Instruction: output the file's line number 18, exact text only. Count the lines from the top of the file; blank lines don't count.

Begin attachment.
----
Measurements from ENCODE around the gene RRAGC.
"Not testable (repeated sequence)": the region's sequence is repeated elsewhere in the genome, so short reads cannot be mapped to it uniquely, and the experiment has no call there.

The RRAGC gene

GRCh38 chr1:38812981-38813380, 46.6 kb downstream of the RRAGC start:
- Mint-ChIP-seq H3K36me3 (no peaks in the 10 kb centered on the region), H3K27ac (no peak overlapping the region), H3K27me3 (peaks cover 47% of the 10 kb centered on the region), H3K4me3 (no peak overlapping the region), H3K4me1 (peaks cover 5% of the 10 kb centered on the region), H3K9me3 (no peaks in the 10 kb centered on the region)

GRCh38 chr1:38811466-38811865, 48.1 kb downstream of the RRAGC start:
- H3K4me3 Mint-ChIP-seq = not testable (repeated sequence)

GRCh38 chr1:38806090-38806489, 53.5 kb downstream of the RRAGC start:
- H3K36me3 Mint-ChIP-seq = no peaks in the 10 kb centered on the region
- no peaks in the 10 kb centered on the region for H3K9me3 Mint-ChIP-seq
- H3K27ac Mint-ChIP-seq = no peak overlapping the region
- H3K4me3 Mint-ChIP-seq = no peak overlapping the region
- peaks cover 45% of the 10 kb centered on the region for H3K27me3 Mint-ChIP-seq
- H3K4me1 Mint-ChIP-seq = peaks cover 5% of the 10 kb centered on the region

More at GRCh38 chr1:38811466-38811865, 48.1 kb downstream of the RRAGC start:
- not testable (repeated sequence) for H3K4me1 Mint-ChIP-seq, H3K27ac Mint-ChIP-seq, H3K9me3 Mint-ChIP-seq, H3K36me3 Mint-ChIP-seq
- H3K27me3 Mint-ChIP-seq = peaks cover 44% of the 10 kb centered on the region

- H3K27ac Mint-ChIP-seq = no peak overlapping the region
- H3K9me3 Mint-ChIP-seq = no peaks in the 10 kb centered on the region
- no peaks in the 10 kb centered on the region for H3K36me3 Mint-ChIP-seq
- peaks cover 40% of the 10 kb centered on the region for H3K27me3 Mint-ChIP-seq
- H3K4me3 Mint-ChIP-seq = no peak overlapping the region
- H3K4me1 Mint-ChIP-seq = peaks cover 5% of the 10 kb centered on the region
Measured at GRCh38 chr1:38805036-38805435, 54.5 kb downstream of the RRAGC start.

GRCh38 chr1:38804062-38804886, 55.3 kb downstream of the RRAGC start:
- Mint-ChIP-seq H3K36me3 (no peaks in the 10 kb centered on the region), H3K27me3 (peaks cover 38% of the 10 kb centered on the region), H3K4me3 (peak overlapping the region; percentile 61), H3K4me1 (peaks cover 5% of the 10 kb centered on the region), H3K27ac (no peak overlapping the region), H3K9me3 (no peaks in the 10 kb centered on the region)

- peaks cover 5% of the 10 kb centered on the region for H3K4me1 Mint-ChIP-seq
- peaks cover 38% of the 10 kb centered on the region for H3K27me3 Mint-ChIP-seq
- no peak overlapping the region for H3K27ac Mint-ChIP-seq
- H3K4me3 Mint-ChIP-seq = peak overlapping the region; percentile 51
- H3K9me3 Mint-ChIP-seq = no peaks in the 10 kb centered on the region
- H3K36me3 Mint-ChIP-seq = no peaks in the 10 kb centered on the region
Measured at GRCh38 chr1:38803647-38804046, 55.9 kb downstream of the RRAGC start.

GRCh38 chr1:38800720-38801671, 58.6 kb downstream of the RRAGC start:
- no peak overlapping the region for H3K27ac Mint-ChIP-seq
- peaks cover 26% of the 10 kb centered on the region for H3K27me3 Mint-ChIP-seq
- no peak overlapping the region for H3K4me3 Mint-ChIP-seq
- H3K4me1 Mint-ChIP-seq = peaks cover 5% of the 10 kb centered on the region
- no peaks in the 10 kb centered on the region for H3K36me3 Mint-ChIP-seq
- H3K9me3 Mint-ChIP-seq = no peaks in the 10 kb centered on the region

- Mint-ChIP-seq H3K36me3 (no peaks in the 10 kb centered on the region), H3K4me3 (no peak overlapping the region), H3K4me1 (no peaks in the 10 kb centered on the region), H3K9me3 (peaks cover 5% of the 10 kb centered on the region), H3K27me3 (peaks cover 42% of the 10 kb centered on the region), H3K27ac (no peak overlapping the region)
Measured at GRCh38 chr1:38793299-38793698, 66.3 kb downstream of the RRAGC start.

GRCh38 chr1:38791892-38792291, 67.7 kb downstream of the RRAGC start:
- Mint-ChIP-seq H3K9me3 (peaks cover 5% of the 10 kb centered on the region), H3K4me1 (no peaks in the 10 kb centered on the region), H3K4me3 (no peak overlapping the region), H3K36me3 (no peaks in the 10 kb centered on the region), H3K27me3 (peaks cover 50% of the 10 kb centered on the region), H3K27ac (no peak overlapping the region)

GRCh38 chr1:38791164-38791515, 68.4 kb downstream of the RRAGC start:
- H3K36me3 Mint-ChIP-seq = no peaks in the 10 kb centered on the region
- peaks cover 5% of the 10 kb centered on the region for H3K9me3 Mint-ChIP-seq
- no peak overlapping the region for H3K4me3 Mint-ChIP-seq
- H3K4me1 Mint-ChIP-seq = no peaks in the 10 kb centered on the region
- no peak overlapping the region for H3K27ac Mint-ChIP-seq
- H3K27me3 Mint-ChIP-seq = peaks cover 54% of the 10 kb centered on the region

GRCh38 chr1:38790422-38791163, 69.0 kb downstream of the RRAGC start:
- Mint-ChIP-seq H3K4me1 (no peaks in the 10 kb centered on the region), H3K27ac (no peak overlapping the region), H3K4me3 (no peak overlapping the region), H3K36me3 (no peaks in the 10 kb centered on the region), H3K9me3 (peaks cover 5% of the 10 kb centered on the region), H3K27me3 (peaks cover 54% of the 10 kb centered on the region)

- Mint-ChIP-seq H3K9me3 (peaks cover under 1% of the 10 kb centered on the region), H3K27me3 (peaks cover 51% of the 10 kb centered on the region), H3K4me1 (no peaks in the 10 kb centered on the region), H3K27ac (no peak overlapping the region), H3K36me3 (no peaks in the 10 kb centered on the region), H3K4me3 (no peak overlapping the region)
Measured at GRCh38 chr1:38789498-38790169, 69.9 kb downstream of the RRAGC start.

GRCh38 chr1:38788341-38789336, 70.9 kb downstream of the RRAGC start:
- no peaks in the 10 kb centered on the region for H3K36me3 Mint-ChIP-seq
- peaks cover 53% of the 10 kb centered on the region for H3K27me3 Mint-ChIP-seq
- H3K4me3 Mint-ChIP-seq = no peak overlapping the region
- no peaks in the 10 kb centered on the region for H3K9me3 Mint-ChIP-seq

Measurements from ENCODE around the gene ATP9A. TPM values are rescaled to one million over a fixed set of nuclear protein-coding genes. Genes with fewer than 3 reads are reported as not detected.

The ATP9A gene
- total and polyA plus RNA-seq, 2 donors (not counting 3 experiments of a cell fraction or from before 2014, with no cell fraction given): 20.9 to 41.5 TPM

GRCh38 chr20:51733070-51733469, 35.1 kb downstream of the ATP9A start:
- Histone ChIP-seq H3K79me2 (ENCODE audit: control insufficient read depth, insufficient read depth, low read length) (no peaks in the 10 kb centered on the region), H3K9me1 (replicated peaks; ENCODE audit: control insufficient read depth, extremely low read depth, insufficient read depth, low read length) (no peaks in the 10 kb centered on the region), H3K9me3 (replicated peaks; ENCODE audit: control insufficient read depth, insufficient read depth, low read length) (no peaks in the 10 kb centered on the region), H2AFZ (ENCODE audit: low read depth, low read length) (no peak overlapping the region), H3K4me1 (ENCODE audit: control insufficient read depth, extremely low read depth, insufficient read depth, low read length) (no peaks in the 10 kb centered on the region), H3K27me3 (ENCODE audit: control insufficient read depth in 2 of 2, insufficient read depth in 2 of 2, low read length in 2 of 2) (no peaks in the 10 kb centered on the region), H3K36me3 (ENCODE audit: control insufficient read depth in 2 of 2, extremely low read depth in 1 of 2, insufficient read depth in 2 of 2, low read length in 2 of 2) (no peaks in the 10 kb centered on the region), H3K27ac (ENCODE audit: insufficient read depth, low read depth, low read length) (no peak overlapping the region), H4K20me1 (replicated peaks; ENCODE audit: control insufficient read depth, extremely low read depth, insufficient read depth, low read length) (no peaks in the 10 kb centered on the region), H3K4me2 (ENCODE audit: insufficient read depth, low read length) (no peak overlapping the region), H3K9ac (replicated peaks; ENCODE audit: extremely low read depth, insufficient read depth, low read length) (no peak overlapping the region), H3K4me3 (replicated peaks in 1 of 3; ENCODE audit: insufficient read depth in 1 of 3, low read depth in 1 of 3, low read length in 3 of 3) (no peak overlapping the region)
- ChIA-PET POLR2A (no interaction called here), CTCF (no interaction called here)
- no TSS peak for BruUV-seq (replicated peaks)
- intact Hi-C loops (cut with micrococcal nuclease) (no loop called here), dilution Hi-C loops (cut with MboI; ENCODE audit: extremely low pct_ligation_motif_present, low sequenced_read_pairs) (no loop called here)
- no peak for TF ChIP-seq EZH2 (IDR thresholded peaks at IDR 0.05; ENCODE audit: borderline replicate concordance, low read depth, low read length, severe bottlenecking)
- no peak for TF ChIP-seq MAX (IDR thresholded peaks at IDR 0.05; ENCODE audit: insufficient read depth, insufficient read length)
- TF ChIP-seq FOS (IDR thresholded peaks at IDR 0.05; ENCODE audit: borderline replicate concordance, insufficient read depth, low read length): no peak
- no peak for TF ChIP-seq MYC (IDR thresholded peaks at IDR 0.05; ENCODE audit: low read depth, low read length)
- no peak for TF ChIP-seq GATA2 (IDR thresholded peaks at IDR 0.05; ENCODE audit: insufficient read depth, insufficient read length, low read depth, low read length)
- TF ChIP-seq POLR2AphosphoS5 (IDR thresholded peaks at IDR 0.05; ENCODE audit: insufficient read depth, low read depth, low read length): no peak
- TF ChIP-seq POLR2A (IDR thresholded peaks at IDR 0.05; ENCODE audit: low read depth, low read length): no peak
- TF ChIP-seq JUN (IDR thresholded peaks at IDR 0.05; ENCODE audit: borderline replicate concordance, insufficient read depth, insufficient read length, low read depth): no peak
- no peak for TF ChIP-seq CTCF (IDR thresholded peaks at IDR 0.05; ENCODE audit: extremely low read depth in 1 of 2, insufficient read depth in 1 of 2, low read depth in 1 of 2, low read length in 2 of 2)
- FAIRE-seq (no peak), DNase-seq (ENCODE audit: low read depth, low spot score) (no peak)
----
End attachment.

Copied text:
- H3K27ac Mint-ChIP-seq = no peak overlapping the region